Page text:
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Joe Boley

Joe Boley
Born: (1896-07-19)July 19, 1896
Mahanoy City, Pennsylvania
Died: December 30, 1962(1962-12-30) (aged 66)
Mahanoy City, Pennsylvania
Batted: Right Threw: Right
MLB debut
April 12, 1927 for the Philadelphia Athletics
Last MLB appearance
June 29, 1932 for the Cleveland Indians
Career statistics
Batting average .269
Home runs 7
Runs batted in 227

John Peter "Joe" Boley (July 19, 1896 in Mahanoy City, Pennsylvania – December 30, 1962 in Mahanoy City, Pennsylvania) was a shortstop in Major League Baseball from 1927 to 1932. He played for the Philadelphia Athletics and Cleveland Indians. In his short career, he was considered to be one of the top shortstops in baseball.

Early life

Born John Peter Bolinsky to Polish immigrants, Bolinsky started working in the coal fields surrounding Mahanoy City at age 10.[1] He legally changed his last name to Boley in the late 1910s, either because of his professional career, or because he wanted an "Americanized" name.[1]

Baltimore Orioles

Boley was a good fielder, steady hitter, and member of the Baltimore Orioles team that won seven consecutive International League championships (1919–1925). In 1923, the New York Yankees took an interest in Boley to replace aging shortstop Everett Scott, but backed off as Boley's reputed $100,000 price tag kept the Yankees and major league bidders at bay for years.[2] The Chicago White Sox also took an interest in Boley, but Dunn requested $100,000 and three players, which they declined.[3] It made manager Jack Dunn give Boley a high salary, similar to the average pay from Major League Baseball.[4] After the Toronto Maple Leafs won the pennant in 1926, Dunn redundantly parted ways with Boley.[5] Athletics owner Connie Mack bought him for an estimated $60,000 to $100,000 in 1927, when the Orioles team was being disbanded.[6] He was elected to the International League Hall of Fame in 1954.[1]

Major League career

During his first MLB season, the 28-year-old rookie batted .311 for the A's.[7] Boley joined Jimmie Foxx, Max Bishop, and Jimmy Dykes in Mack's "Million Dollar Infield," which sparked the A's to three pennants and two world championships (1929–31). In 1930, Boley again led all American League shortstops with a .970 fielding percentage, while finishing fourth in assists and putouts.[7] He had career highs in both home runs (4) and RBIs (55).[7] Boley was injured for most of 1931, playing only in 67 games, and batting a career-low .228. Dib Williams took over at shortstop and played well, causing Boley his starting job once he recovered.[6]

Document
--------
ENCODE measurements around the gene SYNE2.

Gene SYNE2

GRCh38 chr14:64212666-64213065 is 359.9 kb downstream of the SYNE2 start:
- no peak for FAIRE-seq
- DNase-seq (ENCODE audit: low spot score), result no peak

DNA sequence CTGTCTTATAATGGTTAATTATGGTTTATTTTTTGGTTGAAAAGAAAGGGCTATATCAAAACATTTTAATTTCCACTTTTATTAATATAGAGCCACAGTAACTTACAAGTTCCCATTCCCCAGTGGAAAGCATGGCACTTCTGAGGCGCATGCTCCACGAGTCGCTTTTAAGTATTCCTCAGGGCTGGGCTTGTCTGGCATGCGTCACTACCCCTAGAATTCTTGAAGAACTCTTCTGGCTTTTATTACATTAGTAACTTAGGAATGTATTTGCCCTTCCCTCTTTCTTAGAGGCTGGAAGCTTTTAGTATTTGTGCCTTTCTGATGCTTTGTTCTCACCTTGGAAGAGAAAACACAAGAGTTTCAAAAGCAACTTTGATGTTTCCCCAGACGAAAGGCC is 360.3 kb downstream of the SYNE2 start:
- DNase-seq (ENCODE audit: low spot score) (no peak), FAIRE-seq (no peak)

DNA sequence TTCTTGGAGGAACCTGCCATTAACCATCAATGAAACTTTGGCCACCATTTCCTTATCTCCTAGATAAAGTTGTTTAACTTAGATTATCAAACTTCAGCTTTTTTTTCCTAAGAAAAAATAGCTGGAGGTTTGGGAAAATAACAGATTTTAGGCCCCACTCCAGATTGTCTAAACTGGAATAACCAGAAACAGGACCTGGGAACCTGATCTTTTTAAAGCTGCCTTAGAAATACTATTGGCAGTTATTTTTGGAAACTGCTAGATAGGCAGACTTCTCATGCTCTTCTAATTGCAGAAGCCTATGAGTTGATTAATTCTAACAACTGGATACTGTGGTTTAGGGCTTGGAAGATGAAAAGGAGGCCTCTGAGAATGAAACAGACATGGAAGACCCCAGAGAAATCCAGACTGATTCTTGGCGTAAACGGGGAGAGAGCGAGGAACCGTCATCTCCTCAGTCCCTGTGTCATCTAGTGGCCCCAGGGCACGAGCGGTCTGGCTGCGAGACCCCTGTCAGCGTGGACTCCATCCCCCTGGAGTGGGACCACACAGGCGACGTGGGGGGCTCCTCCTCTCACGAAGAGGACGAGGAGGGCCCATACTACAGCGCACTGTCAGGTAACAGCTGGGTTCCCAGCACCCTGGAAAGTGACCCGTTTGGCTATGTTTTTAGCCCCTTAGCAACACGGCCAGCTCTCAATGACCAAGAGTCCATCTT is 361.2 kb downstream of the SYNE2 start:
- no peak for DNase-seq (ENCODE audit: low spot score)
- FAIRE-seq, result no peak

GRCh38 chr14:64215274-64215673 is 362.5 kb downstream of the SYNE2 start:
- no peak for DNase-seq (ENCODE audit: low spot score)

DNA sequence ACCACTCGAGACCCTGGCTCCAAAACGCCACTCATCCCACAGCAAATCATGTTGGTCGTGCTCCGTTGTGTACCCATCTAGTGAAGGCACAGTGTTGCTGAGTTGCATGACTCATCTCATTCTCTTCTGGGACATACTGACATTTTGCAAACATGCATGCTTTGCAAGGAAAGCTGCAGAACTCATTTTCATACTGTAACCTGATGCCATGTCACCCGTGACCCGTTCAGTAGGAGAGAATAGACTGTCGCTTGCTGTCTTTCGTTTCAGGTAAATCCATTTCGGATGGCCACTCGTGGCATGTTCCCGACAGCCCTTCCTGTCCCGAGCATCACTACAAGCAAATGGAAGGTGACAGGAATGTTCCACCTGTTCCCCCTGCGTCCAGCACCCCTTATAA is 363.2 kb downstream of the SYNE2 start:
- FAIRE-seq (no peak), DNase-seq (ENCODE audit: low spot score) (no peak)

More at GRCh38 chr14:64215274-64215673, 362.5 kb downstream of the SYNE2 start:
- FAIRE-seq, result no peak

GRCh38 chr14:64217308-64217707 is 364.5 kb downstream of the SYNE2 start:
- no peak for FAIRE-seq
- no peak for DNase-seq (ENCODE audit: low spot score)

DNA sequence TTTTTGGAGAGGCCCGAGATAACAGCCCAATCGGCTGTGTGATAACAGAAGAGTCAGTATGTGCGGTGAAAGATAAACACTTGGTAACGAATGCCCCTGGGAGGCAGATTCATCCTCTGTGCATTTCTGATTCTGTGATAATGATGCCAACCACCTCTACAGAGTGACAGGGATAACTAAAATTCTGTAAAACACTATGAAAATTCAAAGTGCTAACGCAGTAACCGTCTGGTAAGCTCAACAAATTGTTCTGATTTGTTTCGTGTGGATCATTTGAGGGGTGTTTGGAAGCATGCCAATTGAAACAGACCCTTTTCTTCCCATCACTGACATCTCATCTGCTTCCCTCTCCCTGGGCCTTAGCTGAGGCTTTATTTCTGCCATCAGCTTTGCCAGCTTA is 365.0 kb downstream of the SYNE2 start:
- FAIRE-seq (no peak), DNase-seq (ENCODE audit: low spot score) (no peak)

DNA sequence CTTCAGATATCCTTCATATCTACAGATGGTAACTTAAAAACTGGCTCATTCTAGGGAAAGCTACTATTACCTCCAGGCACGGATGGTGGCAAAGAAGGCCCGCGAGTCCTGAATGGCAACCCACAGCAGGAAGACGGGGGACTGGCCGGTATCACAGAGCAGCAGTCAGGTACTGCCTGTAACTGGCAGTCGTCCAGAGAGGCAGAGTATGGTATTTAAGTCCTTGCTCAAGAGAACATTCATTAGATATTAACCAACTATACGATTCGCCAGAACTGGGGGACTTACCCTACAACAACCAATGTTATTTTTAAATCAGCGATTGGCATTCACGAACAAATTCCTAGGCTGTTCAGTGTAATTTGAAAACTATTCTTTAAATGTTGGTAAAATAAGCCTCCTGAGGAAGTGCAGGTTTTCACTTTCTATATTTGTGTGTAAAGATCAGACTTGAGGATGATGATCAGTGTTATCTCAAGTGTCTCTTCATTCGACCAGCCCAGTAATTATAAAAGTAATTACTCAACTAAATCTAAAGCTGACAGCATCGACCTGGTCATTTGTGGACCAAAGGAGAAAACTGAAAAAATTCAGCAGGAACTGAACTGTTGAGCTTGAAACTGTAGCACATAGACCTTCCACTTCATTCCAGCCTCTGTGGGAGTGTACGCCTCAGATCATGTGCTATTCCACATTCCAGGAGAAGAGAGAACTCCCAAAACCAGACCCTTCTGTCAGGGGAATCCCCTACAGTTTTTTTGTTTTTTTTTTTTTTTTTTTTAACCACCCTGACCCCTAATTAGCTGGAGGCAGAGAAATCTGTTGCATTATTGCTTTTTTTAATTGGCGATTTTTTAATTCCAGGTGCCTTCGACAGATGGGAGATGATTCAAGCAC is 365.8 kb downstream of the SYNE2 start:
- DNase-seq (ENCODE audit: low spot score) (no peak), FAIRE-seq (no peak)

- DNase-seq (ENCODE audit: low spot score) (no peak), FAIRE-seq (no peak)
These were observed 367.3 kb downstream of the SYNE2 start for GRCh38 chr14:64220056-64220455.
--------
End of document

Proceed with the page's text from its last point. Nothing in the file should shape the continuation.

Before the start of the 1932 spring training, Mack sold Boley to the Cleveland Indians in a trial basis, with the proviso that the Indians would buy his full contract if satisfied, and return him to the Athletics if not.[8] The Indians had tried three shortstops during its 1931 campaign, Ed Montague, Bill Hunnefield and Jonah Goldman, without much success.[9][10] Cleveland manager Roger Peckinpaugh thought Boley's fielding skills would help them win, and Boley was considered a "considerable improvement" by local sportswriters.[9] Commissioner of Baseball Kenesaw Mountain Landis vetoed the "try-him-and-buy-him" deal and ordered Boley to return to the Athletics.[8] Mack commented of the veto "It seemed a shame for a player of Joe's years and ability... to sit on a bench when he might be playing regularly with some other club."[8] He regained his starting job once Williams started struggling, but injured his shoulder a few weeks into the season and started playing poorly.[6] He was released by the Athletics on May 9, which was likely linked to the injury and subsequent play.[6] Between his two stints between teams, Boley helped save the lives of five occupants of a burning car near Philadelphia and drove the injured to the hospital.[11] He signed a contract with the Indians on June 10, but only played one game with them.[12] In a June 29 loss against the Detroit Tigers, Boley had a harmless single in four at-bats, while starting at shortstop.[13] He was released a week later, ending his career.[1]

Personal life

Nicknamed "Silent Joe" for his quiet personality, Boley was named "the second least talkative player in the big leagues" by legendary Washington Post reporter Shirley Povich.[1] Boley was married to Ann Christoff and had three children.[1] He died in Mahanoy City, after a six week hospital stint in 1962.[1][7]


External links

  • Career statistics and player information from Baseball-Reference (Minors)
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